In actual play, I have found D&D (in it's various incarnations) to be a problem because of too much granularity. I have been in situations where I wanted to do something unusual only to be told that there is a special rule (or special skill) that governs that action and I don't have it. I have also been in situations where play ground to a halt (losing the grip on the players) while we look up the obscure rules.

By the definition that I'm using, Dogs is in the happy middle ground because the core mechanics are definted in such a way that there is not confusion over how to handle off the wall situations. If you say you do it, and back it up with dice, the game works.

Burning Wheel suffers a little from too much granularity in the skill system (this is really just my point from the previous skill-based systems post). However, I can't speak to the various applications of the core mechanic for different actions, because I haven't had the opportunity to play a game yet.

Monday, May 16, 2005 3:59:00 PM  
Anonymous John Kim said...

I believe that everyone has a personal range of granularity which they are comfortable with. However, I don't believe that this is objective -- i.e. that D&D is objectively bad because it is too granular.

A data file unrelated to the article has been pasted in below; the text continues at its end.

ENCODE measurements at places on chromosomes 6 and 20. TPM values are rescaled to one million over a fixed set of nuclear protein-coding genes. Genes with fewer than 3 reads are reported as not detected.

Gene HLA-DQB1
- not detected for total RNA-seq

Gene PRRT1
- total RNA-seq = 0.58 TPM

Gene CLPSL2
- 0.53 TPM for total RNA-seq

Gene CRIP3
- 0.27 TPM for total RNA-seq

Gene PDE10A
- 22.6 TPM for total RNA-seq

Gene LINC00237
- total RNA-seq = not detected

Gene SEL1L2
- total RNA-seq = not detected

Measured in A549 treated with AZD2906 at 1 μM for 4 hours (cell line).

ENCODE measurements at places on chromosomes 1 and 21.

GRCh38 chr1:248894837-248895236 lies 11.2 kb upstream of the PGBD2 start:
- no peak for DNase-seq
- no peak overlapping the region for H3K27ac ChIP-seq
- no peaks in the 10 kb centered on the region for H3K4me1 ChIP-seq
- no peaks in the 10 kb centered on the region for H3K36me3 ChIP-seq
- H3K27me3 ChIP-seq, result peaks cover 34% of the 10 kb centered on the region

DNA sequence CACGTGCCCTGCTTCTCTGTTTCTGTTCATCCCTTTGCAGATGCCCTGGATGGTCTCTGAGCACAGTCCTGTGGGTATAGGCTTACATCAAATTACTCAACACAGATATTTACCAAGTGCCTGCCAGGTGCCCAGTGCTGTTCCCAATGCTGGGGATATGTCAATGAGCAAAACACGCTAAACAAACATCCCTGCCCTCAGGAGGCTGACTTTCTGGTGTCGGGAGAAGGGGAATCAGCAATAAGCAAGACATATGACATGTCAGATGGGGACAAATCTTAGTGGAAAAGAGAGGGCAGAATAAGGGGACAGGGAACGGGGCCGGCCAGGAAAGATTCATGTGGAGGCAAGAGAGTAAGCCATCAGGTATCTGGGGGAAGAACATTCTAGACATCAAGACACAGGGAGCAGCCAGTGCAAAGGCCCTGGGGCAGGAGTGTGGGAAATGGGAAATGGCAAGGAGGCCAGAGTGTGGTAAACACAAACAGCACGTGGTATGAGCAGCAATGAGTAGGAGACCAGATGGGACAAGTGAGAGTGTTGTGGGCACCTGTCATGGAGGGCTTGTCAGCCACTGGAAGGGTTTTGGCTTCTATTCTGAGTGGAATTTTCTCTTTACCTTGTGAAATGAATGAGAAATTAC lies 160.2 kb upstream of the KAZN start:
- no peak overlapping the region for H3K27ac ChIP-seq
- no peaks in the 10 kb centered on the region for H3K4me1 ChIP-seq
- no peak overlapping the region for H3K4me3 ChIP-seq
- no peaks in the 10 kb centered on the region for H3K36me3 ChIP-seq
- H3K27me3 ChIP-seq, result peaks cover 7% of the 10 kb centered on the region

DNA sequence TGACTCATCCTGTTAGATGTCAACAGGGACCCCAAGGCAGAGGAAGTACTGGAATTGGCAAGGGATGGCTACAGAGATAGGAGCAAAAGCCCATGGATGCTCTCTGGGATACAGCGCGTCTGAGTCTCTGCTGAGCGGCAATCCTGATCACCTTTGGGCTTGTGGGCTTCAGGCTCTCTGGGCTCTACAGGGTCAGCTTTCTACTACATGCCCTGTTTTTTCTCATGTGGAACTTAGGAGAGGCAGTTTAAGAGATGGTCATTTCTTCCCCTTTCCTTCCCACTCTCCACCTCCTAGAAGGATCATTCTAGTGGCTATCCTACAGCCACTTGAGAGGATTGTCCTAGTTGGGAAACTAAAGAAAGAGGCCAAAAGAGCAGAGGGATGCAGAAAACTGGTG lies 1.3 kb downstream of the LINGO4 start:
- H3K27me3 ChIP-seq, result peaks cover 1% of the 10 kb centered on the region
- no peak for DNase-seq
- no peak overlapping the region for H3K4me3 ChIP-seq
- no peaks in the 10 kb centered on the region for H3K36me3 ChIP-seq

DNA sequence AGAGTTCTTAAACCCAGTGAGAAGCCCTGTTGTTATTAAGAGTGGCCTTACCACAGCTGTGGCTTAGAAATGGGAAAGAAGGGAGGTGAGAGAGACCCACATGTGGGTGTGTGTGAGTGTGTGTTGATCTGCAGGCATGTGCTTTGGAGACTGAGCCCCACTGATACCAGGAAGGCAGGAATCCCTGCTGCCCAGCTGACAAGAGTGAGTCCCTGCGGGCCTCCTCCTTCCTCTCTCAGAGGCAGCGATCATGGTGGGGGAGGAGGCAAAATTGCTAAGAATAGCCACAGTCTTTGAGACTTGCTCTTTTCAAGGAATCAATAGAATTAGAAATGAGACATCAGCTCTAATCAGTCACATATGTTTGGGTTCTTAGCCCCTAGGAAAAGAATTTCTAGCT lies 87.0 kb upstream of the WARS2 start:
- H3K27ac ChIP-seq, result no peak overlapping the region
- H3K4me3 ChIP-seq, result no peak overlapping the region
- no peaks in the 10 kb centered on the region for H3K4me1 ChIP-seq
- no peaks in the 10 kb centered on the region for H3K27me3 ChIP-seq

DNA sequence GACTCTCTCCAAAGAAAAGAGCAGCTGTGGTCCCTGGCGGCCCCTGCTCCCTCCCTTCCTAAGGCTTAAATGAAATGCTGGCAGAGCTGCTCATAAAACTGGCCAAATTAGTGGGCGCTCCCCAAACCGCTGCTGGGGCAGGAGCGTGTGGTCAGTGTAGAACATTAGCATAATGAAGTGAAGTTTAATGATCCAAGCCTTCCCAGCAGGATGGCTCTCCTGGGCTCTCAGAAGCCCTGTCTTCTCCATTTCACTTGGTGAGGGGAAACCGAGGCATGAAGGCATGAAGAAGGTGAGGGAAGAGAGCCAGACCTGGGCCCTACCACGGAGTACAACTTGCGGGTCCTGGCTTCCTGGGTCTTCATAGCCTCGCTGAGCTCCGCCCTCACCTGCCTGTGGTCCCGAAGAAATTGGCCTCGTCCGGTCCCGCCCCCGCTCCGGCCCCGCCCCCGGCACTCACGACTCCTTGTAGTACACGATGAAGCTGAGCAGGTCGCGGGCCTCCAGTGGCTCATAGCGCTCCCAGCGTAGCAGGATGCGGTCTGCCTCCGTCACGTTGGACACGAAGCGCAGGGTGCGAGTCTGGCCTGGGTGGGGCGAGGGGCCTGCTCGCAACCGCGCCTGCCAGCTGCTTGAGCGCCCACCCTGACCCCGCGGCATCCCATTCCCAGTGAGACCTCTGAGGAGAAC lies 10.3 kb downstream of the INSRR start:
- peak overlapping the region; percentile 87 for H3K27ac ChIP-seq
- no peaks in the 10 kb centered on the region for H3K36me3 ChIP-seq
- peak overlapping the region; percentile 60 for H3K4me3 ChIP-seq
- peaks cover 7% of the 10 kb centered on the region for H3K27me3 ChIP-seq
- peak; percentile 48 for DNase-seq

For example, some people may feel that poetic forms like haiku or iambic pentameter are stifling to creativity because they are too restrictive. I don't see that's the case. There still room for infinite possibilities within the D&D system.

You can have tight restrictions on actions. Heck, you can have games where no physical actions are allowed at all -- only dialogue. There's still room for enormous creativity.

Monday, May 16, 2005 9:45:00 PM  
Blogger Jay Loomis said...

Thanks for the post, John, and welcome.

I am not trying to say that there is an objective minimum or maximum for granularity, as such. I have observed games being too granular in my play experience, but I should qualify that by saying too granular for the players involved.

What I'm trying to say is that I think designers should be aware that if they go to one extreme or the other they are potentially stifling the creative input of some players. Not all players by any means.

Tuesday, May 17, 2005 9:00:00 AM